Guest post from Bruce Greenfield with AO:
With a growing need in the hospitality industry for experiential, activity-based resorts, we see that surf-anchored properties are increasingly on the rise. Developers and cities are coming together to bring these exciting destinations to life. The benefits are real. These properties serve as an oasis in their community providing green landscape, water attractions, and an economic boost. In 2022 we surveyed our team of architects, planners, designers and engineers at AO in preparation for our participation in the Surf Park Summit. Our goal was to sift through our experiences, getting past the anecdotal stories to reveal the truths and best practices in designing surf-anchored resort properties. We revealed our Top 5 Considerations then, and now a year later, some of what we posited holds true, while there have also been some changes in the industry. The following are our updated findings.
With eight active surf-anchored developments in our design pipeline, we feel uniquely qualified to highlight these best practices in creating a 360-degree experience that holds up to critical stress tests.
Think collectively from the start: Like any other high-value major undertaking, surf-anchored properties require intense planning. At AO our teams rely on charrettes, meetings where we bring together the owner, consultants, and contractors at the earliest stages of planning to collaborate and workshop different design options. This process helps us ensure that we are coming up with nascent plans that will maximize opportunities and deliver high value, and where every voice is heard. With this in mind, it is highly recommended that design and development partners are brought on early in the visioning process to ensure that all components are cohesive and well-orchestrated. When creating an immersive destination experience, be thoughtful about incorporating revenue-generating retail, food and beverage options, guest services and resort-style amenities that embody the place. A well-executed design will pave the way for a memorable and unique experience guests will instantly recognize and remember.
Creative placemaking should showcase the obvious, the wave-crashing surf lagoon, while also incorporating the other elements of the surf park; the 360-experience of restaurants, bars, lookouts, residences, hotel rooms, pool decks, etc. The design team should frame the centerpiece to be accessible and connected to its surroundings. Guests should not have to trek too far away from the action to enjoy the rest of the park’s offerings. This requires designers to be intentional about wayfinding, pedestrian pathways, and active and passive lounge areas highlighted by landscape.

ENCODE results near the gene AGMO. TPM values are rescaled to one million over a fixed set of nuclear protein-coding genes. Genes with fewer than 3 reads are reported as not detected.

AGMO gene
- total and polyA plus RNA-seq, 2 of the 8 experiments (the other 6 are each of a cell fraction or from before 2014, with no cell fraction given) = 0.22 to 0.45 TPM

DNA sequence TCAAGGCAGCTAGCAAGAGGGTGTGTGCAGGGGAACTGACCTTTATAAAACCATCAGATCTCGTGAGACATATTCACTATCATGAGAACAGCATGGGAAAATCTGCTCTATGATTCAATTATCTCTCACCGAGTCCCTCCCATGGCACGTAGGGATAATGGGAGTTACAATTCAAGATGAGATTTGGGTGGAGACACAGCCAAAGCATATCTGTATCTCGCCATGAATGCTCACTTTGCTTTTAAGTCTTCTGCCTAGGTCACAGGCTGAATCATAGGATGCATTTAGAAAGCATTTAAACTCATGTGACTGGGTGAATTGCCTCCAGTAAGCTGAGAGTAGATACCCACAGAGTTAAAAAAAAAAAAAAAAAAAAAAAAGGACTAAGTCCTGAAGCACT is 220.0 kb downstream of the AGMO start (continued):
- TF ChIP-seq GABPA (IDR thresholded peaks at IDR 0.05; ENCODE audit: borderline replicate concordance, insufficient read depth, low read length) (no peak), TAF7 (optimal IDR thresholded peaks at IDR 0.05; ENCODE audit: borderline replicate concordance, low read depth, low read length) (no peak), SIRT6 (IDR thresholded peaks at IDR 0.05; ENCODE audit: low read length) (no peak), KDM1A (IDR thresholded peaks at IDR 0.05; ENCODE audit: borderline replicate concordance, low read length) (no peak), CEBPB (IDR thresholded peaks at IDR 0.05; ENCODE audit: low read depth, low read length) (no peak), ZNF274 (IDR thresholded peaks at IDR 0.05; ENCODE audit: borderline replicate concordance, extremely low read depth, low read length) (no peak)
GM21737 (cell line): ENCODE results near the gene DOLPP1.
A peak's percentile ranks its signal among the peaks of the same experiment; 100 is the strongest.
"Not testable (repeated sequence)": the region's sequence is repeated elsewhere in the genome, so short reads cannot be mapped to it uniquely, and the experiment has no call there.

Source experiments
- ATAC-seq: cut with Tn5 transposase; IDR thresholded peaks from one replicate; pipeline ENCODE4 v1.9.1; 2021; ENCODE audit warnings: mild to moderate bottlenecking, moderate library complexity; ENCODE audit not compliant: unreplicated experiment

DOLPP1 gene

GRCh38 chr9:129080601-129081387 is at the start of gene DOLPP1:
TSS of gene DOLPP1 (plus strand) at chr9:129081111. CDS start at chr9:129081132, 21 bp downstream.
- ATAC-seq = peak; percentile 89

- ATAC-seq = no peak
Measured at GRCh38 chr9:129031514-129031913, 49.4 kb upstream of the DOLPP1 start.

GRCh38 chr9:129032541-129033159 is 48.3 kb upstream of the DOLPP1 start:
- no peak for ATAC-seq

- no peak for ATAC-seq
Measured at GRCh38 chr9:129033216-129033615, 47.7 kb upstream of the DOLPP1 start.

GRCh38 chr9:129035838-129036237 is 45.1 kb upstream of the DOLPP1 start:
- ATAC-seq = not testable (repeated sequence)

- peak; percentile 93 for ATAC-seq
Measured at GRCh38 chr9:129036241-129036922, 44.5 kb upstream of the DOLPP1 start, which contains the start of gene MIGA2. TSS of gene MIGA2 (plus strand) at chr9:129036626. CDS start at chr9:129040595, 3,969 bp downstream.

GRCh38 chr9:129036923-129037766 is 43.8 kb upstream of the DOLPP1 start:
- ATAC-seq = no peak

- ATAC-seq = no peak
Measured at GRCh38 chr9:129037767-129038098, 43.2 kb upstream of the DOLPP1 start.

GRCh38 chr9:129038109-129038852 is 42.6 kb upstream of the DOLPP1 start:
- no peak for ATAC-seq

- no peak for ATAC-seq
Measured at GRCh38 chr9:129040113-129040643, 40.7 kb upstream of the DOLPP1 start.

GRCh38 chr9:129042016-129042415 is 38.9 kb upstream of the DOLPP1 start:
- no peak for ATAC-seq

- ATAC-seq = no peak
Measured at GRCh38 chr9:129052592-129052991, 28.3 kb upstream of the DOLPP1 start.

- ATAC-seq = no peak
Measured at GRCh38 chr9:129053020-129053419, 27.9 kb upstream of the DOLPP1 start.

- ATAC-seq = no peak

Don’t forget the hospitality operations: At face value, surf parks can be perceived as expansive landscaped parks, with the lagoon and wave pool as centerpieces. Designers should remember that they are also large-scale commercial and hospitality developments and should be treated as such. Attention should be paid to park operations, staff needs, maintenance crews, and equipment storage. The design team must have an expertise in back-of-house operations as well as an applied understanding of the complex technology and systems that drive the waves. Additionally, the design must consider the operational requirements for food and beverage, retail, and other services offered within the surf park. Guests may not notice any of the behind-the-scenes operations, and ideally should not. Well executed design and space planning with these elements in mind allows the business to run smoothly.
Embrace the environmental challenges: Each surf park location has its own site-specific challenges, whether it’s topography, local climate, or access to resources. And by nature of being water-reliant, surf parks will always need to make peace with the perception that they are wasteful and bad for the environment. This negative opinion is far from the truth. Most surf park projects have set goals of attaining 0% emissions by 2050, and studies show that wave pools use a fraction of what an 18-hole golf course requires in a year. In all, these surf-anchored resorts can be an excellent, environmentally- friendly, revenue-generating development option. It takes knowledgeable designers and planners to discern the various environmental challenges and counter with smart design.
Realize the possibilities: Design surf parks with room to include future possibilities. The allure of wave- riding will bring more audiences than just weekend pleasure seekers. Without ignoring its core target of families and 20-somethings craving a day in the sun, architects should plan for the multiple other customers. Surf park planning should include things like training facilities, rehabilitation centers, spas, meditation centers and other surf-centric uses that bring in professionals searching a less staid location for conferences and retreats. Onsite programming opportunities include licensed brand partnerships and entertainment events onsite, such as product launches, fashion shows, private concerts or movie screenings. Special events are also revenue generators as the natural landscape and Instagramable location are sure to attract birthday and wedding guests. There is something for everyone at surf parks.